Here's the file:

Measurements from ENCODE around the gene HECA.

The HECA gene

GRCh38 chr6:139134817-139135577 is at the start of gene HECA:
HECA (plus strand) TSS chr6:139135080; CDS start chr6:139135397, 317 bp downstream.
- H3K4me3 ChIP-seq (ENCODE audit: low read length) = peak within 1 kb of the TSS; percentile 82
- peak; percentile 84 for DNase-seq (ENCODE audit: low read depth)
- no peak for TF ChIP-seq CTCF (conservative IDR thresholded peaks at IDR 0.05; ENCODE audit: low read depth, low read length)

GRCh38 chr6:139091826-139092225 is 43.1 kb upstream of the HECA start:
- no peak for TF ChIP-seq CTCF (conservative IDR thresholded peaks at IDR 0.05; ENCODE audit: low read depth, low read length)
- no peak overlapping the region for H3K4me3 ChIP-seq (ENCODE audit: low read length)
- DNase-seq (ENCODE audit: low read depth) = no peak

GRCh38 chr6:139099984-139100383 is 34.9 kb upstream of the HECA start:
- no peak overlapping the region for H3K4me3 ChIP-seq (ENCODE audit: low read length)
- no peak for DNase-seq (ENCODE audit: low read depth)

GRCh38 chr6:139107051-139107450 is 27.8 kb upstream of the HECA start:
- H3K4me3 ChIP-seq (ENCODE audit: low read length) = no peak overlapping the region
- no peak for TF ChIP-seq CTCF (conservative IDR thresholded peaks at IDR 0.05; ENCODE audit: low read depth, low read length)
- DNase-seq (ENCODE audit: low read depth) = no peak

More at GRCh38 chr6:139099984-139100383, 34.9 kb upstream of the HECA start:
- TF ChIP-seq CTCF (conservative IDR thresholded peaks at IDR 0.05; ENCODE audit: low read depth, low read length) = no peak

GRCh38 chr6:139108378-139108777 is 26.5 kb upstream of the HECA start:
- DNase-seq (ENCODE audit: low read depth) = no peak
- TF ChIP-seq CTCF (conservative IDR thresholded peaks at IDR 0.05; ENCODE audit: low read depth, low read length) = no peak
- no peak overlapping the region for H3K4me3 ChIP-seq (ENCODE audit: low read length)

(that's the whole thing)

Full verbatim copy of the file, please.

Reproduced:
Measurements from ENCODE around the gene HECA.

The HECA gene

GRCh38 chr6:139134817-139135577 is at the start of gene HECA:
HECA (plus strand) TSS chr6:139135080; CDS start chr6:139135397, 317 bp downstream.
- H3K4me3 ChIP-seq (ENCODE audit: low read length) = peak within 1 kb of the TSS; percentile 82
- peak; percentile 84 for DNase-seq (ENCODE audit: low read depth)
- no peak for TF ChIP-seq CTCF (conservative IDR thresholded peaks at IDR 0.05; ENCODE audit: low read depth, low read length)

GRCh38 chr6:139091826-139092225 is 43.1 kb upstream of the HECA start:
- no peak for TF ChIP-seq CTCF (conservative IDR thresholded peaks at IDR 0.05; ENCODE audit: low read depth, low read length)
- no peak overlapping the region for H3K4me3 ChIP-seq (ENCODE audit: low read length)
- DNase-seq (ENCODE audit: low read depth) = no peak

GRCh38 chr6:139099984-139100383 is 34.9 kb upstream of the HECA start:
- no peak overlapping the region for H3K4me3 ChIP-seq (ENCODE audit: low read length)
- no peak for DNase-seq (ENCODE audit: low read depth)

GRCh38 chr6:139107051-139107450 is 27.8 kb upstream of the HECA start:
- H3K4me3 ChIP-seq (ENCODE audit: low read length) = no peak overlapping the region
- no peak for TF ChIP-seq CTCF (conservative IDR thresholded peaks at IDR 0.05; ENCODE audit: low read depth, low read length)
- DNase-seq (ENCODE audit: low read depth) = no peak

More at GRCh38 chr6:139099984-139100383, 34.9 kb upstream of the HECA start:
- TF ChIP-seq CTCF (conservative IDR thresholded peaks at IDR 0.05; ENCODE audit: low read depth, low read length) = no peak

GRCh38 chr6:139108378-139108777 is 26.5 kb upstream of the HECA start:
- DNase-seq (ENCODE audit: low read depth) = no peak
- TF ChIP-seq CTCF (conservative IDR thresholded peaks at IDR 0.05; ENCODE audit: low read depth, low read length) = no peak
- no peak overlapping the region for H3K4me3 ChIP-seq (ENCODE audit: low read length)